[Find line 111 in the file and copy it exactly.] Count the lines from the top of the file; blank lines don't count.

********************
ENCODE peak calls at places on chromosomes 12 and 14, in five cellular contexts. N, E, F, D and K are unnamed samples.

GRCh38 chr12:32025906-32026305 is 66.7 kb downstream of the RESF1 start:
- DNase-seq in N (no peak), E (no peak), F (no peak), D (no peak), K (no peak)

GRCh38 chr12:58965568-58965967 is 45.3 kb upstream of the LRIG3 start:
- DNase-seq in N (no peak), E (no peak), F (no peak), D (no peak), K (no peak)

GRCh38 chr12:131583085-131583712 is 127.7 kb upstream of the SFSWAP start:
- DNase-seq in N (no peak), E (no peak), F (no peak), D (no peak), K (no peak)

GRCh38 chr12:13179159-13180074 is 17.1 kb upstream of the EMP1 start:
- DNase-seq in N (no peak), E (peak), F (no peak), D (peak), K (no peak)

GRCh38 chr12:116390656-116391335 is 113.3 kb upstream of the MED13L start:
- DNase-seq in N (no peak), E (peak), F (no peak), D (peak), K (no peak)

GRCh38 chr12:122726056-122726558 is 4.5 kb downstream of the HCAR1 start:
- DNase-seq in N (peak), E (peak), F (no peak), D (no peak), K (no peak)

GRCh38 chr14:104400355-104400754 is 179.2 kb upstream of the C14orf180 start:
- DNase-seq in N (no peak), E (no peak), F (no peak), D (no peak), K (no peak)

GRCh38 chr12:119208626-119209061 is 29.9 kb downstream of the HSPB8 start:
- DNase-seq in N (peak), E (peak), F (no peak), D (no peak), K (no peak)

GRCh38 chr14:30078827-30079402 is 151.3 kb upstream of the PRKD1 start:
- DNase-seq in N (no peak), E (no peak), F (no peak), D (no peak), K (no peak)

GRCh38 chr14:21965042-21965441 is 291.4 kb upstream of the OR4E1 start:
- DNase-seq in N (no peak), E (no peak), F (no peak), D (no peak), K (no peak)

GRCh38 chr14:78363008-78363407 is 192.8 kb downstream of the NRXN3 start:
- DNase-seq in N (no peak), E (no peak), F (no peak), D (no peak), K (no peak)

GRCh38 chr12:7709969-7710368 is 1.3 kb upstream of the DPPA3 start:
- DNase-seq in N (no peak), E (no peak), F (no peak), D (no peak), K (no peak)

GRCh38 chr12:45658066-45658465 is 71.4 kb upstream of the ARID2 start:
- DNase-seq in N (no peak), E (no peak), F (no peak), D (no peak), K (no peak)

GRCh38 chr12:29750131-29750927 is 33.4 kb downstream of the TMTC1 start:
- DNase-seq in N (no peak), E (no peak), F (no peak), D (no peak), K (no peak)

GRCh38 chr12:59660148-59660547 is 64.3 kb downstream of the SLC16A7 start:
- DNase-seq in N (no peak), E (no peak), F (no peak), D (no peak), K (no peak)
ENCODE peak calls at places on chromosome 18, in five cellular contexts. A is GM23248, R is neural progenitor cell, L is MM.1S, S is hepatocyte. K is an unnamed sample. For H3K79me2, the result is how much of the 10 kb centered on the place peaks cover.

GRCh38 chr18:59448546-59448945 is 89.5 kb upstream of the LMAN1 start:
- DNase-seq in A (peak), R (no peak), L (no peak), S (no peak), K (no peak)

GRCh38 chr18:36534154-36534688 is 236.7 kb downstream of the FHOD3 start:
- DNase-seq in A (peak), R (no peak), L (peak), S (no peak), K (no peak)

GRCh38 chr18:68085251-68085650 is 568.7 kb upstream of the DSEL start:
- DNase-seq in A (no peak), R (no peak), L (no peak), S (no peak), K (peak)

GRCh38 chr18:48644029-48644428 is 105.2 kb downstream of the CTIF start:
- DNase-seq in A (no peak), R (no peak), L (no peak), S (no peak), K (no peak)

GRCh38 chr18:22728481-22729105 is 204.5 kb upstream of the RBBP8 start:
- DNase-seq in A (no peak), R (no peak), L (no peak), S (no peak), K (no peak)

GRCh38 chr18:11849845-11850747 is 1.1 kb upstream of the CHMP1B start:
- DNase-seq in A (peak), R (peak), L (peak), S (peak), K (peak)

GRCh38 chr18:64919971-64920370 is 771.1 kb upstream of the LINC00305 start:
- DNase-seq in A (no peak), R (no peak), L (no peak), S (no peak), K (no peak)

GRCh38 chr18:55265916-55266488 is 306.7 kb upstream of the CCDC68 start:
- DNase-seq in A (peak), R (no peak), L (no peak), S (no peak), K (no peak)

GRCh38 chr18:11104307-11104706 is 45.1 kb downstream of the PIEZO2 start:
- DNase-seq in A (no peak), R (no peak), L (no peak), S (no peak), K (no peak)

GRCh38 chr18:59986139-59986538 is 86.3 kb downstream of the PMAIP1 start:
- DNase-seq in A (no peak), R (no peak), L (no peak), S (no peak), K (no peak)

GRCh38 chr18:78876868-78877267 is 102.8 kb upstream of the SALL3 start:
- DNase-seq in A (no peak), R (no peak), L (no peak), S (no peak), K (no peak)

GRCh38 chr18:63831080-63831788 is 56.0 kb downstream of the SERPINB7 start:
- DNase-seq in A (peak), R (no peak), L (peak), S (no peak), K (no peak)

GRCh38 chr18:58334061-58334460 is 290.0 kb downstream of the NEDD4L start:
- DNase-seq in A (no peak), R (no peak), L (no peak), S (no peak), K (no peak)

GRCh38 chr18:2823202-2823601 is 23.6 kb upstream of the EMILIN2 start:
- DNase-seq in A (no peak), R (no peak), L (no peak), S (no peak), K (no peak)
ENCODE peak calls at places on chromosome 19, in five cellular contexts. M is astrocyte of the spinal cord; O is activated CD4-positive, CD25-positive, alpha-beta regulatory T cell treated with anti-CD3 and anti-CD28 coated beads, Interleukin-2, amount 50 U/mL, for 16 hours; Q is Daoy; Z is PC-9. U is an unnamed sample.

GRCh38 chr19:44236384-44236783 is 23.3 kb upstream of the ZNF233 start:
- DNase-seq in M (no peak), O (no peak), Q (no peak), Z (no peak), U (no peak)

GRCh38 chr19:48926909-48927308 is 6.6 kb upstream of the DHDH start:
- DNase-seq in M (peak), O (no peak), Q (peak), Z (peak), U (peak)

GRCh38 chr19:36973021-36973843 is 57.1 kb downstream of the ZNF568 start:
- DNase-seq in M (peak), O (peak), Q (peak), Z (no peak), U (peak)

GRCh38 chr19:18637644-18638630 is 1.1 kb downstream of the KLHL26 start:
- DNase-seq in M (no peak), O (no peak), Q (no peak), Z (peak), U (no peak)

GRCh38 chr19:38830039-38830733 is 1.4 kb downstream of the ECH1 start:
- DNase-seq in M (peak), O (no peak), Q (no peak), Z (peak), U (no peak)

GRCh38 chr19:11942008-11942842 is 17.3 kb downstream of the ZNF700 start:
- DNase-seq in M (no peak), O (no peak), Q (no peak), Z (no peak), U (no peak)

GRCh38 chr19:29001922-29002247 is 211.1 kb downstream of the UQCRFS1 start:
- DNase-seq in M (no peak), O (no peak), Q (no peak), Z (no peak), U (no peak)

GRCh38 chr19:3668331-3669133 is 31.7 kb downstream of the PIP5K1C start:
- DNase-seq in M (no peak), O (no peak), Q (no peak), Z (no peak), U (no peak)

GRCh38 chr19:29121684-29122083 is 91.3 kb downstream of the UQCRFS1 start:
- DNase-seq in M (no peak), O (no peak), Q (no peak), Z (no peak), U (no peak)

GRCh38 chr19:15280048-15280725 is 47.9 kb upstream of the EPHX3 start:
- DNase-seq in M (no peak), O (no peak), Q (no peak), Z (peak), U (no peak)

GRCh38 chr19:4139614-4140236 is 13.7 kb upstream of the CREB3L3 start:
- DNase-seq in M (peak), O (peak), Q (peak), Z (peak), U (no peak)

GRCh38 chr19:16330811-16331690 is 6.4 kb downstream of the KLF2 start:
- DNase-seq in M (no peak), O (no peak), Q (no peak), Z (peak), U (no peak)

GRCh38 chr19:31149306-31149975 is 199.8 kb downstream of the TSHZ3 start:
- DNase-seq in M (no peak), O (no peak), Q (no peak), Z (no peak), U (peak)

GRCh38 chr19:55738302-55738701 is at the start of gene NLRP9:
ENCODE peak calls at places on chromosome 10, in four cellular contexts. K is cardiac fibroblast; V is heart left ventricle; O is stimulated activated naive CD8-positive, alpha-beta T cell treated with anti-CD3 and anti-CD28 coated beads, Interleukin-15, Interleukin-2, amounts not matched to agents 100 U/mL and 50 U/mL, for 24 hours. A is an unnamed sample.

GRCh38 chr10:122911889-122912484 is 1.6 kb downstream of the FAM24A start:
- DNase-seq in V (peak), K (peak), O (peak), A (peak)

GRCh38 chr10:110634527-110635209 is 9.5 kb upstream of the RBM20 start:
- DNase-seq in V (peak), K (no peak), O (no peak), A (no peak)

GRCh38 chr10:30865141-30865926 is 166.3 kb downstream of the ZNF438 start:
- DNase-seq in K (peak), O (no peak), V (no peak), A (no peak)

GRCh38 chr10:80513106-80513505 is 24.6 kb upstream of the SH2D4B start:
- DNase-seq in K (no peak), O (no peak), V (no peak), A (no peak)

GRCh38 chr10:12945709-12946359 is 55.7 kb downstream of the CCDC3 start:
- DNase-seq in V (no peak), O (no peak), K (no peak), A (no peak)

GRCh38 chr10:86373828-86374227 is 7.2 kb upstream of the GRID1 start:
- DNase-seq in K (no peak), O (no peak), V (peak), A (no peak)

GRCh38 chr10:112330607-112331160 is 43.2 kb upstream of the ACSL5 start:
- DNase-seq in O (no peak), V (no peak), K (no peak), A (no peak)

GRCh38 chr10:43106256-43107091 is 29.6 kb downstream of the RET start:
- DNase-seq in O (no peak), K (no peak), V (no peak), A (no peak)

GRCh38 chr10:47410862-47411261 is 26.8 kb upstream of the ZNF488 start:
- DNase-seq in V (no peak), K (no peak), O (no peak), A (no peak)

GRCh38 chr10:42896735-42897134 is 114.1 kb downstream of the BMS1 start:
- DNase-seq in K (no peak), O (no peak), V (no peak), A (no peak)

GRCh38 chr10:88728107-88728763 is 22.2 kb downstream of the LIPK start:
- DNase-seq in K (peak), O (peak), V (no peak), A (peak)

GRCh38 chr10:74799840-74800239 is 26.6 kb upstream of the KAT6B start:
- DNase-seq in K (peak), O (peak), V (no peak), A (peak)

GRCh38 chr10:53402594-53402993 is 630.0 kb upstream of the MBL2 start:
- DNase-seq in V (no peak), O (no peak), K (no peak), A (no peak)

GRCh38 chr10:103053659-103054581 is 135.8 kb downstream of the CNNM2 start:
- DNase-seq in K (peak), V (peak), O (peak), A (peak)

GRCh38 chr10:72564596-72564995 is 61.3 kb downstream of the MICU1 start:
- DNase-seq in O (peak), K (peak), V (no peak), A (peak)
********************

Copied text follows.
- DNase-seq in K (peak), O (peak), V (no peak), A (peak)